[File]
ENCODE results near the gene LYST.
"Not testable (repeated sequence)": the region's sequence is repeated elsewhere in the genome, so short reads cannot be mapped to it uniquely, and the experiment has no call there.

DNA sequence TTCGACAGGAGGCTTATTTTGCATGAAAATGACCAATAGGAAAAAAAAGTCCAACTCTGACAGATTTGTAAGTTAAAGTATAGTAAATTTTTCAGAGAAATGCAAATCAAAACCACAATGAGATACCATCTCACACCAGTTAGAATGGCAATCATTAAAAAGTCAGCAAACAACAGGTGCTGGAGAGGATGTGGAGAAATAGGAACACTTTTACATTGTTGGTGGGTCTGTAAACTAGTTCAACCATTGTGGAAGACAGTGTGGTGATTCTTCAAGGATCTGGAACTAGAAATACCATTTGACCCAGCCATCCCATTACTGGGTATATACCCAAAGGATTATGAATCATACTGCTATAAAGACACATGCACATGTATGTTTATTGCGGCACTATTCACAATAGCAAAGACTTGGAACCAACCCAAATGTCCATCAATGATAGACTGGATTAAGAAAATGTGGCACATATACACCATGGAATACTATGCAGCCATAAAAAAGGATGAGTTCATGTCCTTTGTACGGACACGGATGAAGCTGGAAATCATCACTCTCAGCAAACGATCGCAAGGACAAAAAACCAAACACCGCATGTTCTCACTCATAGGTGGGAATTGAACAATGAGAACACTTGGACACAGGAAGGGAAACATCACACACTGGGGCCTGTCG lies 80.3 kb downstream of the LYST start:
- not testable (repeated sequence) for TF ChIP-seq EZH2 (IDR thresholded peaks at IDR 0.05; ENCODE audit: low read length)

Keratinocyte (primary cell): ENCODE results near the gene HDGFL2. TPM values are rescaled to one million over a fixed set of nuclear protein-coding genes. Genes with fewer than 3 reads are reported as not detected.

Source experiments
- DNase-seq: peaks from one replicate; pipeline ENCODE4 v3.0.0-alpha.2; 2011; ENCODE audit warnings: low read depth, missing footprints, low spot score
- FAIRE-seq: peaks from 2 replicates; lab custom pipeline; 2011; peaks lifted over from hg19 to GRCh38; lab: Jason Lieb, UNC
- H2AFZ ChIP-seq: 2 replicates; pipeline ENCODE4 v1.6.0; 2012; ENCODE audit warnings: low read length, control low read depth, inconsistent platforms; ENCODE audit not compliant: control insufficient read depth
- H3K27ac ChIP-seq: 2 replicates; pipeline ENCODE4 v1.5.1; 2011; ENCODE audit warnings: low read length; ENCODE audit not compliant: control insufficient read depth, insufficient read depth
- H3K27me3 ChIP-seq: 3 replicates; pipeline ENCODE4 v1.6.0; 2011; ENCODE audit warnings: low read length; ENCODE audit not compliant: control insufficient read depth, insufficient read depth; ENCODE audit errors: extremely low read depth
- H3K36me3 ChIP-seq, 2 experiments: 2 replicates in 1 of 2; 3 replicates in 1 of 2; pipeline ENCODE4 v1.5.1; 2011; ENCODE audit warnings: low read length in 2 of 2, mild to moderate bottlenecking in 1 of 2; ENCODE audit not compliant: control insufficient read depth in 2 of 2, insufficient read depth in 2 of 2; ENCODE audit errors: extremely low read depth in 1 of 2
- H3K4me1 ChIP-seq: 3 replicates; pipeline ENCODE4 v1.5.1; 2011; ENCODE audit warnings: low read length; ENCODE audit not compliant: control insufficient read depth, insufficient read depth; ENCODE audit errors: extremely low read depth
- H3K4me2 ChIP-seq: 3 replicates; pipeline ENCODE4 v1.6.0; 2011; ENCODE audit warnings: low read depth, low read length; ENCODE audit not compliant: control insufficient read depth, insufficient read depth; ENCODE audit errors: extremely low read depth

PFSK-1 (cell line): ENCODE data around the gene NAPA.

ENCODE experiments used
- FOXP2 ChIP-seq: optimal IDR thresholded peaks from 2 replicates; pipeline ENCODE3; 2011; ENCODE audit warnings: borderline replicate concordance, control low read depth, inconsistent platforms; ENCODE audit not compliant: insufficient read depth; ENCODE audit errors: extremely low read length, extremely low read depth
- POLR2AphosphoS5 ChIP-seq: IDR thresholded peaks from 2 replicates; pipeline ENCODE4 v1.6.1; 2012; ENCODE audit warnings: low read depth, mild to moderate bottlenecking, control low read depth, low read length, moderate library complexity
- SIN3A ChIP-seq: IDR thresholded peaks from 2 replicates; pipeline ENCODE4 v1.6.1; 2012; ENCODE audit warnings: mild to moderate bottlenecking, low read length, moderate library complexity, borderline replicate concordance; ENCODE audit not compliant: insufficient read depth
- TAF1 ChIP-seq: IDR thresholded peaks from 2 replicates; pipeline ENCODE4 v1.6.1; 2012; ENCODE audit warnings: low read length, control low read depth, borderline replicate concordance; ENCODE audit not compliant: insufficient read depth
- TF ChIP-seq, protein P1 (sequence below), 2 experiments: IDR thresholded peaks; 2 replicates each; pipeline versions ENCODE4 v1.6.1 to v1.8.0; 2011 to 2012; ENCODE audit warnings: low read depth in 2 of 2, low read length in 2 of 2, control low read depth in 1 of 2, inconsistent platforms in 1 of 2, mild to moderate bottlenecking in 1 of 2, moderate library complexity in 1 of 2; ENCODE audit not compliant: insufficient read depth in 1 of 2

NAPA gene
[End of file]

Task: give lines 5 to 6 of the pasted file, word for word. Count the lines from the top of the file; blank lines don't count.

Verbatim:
Keratinocyte (primary cell): ENCODE results near the gene HDGFL2. TPM values are rescaled to one million over a fixed set of nuclear protein-coding genes. Genes with fewer than 3 reads are reported as not detected.

Source experiments